Buyer Basics: Part 6 - Due Diligence

Defined, caveat emptor is the principle that the buyer alone is responsible for checking the quality and suitability of goods before a purchase is made. North Carolina is a caveat emptor state. Simply put, North Carolina is a buyer beware state. Home purchasers in North Carolina also adhere to the buyer beware premise.

 When buying a home, since North Carolina is a caveat emptor state, there are only three things a seller must disclose about their home. First, the seller must inform the buyer whether the home was built prior to 1978. If the home was built prior to 1978, then the seller is required to disclose if he or she knows of the presence of lead-based paint. Next, a seller is required to notify the buyer of a Home Owner’s Association, its dues, and its responsibilities. Lastly, the seller is required to update the purchaser of the property’s oil, gas, and mineral rights status. From a buyer’s perspective, that is very little information a seller needs to pass along. What if there are problems with the foundation? Will the seller fix that cracked window? What is that dark spot on the ceiling?

 Part of a buyer’s negotiations will include a due diligence period and an earnest money deposit. Since there is very little information that a seller must provide a seller, the standard contract in a real estate transaction gives the buyer a chance to inspect the home. A due diligence period is the buyer’s chance to fully investigate the property. Tyre Realty Group suggests having a home, HVAC (heating and air conditioning), and wood-destroying insect inspections completed. With these inspections, a buyer should have a very clear idea of the home.

 With these inspection reports in hand, the buyer’s agent can negotiate certain repairs that the buyer feels the seller should complete. It is integral to have the inspection reports to create leverage during the negotiations. If a buyer asks for a new HVAC unit, but there is no evidence to support it, how likely will the seller be willing to spend a couple of thousand dollars on a new unit if the home does not need it?

 When a seller accepts an offer with a due diligence period, a due diligence fee is a compensation for the seller to take his or her home off the active market to allow the buyer the time needed for their inspection(s). Most listing agents will ask for a due diligence fee. This fee is the compensation for the seller to take their home off the market. The due diligence fee ranges from region to region. We recommend consulting with your agent when negotiating the due diligence fee.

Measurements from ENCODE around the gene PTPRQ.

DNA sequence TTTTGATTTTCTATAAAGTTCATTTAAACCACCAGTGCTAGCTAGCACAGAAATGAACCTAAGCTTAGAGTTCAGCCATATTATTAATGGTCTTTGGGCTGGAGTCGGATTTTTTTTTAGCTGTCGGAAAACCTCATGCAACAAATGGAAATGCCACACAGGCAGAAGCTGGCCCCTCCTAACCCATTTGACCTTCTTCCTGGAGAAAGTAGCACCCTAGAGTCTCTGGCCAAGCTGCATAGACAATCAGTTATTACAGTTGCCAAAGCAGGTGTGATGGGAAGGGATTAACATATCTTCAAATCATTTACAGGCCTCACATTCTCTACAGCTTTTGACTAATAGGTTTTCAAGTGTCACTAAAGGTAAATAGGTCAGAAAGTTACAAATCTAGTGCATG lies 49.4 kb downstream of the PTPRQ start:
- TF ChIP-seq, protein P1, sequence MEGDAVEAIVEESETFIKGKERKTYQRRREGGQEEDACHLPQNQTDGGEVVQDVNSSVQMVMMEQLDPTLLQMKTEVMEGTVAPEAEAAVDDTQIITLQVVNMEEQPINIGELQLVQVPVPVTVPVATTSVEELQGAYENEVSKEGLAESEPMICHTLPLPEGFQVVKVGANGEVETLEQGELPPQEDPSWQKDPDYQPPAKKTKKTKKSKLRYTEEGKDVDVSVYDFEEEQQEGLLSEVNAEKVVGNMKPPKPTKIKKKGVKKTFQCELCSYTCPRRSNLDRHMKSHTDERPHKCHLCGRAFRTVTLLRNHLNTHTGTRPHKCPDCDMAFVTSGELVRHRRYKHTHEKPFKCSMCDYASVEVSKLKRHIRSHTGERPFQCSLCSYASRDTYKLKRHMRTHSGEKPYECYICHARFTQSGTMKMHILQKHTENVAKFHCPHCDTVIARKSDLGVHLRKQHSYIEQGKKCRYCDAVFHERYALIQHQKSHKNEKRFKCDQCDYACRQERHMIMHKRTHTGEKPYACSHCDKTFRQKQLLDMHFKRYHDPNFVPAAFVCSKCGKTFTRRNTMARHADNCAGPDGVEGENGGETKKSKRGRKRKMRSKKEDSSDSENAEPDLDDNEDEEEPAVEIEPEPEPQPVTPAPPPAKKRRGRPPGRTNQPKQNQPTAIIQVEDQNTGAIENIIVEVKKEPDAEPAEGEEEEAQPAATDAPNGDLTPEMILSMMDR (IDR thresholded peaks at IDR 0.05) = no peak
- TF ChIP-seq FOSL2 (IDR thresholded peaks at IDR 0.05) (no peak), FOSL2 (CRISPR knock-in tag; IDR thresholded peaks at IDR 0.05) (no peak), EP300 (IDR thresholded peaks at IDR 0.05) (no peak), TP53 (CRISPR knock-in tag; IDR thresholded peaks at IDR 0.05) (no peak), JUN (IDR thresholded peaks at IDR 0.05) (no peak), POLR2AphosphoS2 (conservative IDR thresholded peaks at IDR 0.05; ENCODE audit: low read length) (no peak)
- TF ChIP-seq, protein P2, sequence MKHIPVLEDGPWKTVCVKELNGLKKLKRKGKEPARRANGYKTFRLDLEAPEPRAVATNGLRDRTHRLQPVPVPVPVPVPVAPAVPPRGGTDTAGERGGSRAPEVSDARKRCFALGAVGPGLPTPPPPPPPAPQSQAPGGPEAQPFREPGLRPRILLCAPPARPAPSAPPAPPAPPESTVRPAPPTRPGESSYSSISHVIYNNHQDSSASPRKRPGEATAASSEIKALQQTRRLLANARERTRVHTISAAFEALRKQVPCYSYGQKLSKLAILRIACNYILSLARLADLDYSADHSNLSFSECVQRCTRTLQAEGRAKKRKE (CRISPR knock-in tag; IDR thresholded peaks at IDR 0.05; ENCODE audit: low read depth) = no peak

Also, there is not a standard time frame for a due diligence period. Your buyer’s agent should be aware of how far in advance the inspector(s) will need to be scheduled, how long it will take for the inspection report(s) to be received, and factor in how long the negotiations might take. For instance, if the inspectors are a week out from being able to complete the inspection, and it takes forty-eight hours to receive the reports, the buyer will need at least two weeks. But what if the seller needs to time to quote the cost of the repairs? The buyer’s REALTOR® will also need to factor that into the equation. For buyers, it is important to realize that the longer the due diligence period, the more in a due diligence fee the seller may want.

 While repairs can be still negotiated outside of the due diligence period, the seller knows that if he or she does not agree to the repairs, and the buyer decides to terminate the contract, then the buyer will not only lose their due diligence period but will also forfeit their due diligence money. The buyer loses leverage for these repairs if the negotiations for the repairs continue outside of the due diligence period. If the buyer decides to continue with the transaction, then the buyer will receive a credit for that due diligence fee.

 At Tyre Realty Group, our buyer’s agents are trained rigorously on negotiating the due diligence fee, the due diligence period, and the repairs. From a buyer’s perspective, even though he or she might have the home under contract, the due diligence period might be the most important part, since there is money that could be lost. All potential buyers should be asking their prospective agent about the due diligence process. If you would like to schedule a free consultation with one of our buyer’s agents, feel free to call us at (252) 758-4663 or stop by our office at 505 Red Banks Road Suite E.

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